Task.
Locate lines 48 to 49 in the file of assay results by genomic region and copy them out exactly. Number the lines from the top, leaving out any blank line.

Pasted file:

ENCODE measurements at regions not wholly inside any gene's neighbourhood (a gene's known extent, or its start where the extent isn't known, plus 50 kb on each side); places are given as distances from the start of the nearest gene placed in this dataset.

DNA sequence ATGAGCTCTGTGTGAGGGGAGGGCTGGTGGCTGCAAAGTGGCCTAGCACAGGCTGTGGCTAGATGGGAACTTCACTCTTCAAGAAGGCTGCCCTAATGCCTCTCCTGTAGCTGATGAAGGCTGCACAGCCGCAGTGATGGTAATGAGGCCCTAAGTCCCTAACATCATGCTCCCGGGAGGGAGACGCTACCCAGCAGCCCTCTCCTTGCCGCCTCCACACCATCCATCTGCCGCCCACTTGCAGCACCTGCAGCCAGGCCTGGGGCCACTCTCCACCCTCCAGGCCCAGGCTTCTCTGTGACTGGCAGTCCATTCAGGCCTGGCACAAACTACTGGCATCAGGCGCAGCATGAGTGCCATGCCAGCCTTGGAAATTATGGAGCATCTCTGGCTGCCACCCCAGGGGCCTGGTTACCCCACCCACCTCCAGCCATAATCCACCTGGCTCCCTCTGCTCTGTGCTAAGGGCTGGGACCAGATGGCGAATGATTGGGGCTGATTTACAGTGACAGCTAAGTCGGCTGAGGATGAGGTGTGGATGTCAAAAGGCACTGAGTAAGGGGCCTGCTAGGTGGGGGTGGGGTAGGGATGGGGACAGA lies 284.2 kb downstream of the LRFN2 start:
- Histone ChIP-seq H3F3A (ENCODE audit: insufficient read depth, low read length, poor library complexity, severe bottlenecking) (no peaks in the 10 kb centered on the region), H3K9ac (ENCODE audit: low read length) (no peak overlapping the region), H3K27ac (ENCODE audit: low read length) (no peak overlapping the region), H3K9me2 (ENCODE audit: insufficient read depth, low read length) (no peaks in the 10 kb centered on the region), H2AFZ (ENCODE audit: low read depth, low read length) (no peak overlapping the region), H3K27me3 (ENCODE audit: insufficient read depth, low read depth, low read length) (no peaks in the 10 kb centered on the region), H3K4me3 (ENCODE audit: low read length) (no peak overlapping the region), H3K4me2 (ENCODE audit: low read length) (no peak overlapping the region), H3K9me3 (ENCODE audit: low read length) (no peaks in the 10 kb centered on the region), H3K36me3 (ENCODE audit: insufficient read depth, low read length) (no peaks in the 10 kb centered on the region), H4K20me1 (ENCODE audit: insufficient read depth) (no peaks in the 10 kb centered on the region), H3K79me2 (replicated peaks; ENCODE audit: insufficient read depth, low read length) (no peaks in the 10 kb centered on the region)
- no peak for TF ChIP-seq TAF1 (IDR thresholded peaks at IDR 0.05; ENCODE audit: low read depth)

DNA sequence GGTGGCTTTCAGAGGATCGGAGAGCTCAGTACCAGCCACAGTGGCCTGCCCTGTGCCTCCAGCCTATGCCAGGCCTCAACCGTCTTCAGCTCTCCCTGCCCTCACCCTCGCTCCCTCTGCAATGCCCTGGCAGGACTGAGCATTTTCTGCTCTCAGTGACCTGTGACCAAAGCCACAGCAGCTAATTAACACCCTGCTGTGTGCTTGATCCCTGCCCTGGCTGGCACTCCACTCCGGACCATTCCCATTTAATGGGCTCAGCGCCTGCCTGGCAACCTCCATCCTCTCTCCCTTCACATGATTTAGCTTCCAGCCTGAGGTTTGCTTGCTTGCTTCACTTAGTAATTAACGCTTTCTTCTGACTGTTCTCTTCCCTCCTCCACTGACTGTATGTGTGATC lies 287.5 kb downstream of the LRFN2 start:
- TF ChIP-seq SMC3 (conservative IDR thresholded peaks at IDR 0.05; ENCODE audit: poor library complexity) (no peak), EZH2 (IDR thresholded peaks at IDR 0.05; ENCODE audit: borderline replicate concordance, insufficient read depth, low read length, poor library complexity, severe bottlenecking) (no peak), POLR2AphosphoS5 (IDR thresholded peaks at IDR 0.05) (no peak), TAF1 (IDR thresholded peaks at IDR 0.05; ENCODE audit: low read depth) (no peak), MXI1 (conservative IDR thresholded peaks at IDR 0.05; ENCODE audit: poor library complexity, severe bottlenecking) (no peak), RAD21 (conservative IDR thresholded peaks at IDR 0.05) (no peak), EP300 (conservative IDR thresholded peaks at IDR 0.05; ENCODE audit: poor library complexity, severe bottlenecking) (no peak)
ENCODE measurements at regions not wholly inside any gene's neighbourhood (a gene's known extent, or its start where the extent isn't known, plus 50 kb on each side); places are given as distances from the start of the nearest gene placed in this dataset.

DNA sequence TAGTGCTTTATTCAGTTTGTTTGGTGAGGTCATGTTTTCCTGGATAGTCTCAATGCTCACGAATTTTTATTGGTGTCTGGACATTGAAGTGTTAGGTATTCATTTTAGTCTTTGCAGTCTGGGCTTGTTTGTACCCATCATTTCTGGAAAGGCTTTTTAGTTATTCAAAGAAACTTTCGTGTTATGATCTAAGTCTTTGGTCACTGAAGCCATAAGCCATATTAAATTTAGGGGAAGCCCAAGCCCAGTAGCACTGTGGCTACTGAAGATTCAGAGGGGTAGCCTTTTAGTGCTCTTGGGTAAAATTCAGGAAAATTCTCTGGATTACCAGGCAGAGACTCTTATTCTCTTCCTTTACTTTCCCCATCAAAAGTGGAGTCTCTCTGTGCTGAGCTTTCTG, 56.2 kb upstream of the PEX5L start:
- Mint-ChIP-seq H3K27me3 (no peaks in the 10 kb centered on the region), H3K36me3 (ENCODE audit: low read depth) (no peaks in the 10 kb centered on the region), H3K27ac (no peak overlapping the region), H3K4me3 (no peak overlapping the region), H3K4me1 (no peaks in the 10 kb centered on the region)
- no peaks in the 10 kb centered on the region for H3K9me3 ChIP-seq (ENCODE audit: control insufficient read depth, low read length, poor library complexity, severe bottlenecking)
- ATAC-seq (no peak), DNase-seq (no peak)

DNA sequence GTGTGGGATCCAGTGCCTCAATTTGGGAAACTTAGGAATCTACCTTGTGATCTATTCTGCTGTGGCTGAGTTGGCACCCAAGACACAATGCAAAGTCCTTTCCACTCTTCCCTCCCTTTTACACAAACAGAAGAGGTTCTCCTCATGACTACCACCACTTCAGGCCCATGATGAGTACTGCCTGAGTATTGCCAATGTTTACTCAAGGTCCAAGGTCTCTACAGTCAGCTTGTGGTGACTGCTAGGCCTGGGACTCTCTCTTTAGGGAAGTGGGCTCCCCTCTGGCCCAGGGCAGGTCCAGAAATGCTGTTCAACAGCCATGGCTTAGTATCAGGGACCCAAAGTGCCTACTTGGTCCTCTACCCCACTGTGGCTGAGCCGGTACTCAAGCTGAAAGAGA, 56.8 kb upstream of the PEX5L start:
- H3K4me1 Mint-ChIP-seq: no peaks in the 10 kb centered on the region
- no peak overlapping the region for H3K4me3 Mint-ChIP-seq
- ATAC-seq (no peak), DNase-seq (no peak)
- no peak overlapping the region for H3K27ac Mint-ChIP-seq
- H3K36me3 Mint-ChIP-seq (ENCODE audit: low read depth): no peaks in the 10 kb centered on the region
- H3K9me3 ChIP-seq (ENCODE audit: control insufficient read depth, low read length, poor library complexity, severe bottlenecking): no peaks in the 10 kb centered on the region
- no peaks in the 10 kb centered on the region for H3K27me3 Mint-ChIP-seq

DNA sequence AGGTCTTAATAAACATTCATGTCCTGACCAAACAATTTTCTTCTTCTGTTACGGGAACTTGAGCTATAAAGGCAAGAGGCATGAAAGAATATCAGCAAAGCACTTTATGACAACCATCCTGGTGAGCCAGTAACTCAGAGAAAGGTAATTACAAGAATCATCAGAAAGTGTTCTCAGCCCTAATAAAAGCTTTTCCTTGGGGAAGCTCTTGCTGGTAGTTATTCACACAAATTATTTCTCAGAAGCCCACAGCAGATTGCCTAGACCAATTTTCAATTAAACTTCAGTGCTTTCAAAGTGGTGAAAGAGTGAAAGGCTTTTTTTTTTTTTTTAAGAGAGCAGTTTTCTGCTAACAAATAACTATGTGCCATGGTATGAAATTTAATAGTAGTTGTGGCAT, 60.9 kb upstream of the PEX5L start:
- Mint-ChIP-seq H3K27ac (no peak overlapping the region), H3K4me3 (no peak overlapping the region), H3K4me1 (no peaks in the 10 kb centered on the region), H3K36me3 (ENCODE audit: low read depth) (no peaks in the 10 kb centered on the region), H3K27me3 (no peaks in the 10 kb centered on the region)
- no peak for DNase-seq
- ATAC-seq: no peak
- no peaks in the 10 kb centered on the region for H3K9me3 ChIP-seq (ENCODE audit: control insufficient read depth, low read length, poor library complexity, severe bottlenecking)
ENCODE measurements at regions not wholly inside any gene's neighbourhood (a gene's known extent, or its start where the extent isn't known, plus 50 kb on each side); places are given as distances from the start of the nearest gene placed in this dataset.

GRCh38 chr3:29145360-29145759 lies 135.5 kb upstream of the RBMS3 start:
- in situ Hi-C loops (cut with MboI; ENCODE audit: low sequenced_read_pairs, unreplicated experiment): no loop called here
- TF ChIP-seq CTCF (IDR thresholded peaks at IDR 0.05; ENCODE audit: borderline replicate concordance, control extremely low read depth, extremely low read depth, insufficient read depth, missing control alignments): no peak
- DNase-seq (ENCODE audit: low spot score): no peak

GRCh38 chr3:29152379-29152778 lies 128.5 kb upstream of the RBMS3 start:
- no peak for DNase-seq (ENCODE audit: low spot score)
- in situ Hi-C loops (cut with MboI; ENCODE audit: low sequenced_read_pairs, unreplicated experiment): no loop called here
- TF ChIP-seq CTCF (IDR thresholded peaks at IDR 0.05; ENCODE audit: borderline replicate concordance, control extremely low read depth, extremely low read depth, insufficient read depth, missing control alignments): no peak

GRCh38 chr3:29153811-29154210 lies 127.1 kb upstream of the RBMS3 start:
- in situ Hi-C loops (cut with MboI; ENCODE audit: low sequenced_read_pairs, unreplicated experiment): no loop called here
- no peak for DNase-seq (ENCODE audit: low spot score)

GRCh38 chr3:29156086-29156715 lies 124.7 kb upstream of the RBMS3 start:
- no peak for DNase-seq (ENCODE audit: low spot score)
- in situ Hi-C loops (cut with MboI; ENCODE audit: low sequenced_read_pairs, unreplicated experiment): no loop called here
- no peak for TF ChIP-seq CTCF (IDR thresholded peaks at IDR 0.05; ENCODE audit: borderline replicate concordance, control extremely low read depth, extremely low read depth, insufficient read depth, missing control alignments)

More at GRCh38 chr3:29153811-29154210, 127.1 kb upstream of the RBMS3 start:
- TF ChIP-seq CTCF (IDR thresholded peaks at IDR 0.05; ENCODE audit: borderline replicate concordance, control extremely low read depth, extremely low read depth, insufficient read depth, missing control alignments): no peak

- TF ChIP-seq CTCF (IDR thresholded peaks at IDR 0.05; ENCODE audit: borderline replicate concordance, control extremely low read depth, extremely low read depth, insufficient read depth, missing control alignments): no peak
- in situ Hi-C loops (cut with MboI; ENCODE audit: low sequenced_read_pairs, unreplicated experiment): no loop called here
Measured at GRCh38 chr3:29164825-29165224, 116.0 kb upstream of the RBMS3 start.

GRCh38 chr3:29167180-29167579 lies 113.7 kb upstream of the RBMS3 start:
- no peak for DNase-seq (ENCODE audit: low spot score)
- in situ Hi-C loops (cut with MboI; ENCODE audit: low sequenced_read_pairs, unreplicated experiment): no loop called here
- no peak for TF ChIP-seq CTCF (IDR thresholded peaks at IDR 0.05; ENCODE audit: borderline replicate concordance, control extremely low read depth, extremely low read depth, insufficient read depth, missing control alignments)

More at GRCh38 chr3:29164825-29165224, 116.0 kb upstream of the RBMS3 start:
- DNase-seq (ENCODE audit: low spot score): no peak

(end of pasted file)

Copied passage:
- in situ Hi-C loops (cut with MboI; ENCODE audit: low sequenced_read_pairs, unreplicated experiment): no loop called here
- no peak for TF ChIP-seq CTCF (IDR thresholded peaks at IDR 0.05; ENCODE audit: borderline replicate concordance, control extremely low read depth, extremely low read depth, insufficient read depth, missing control alignments)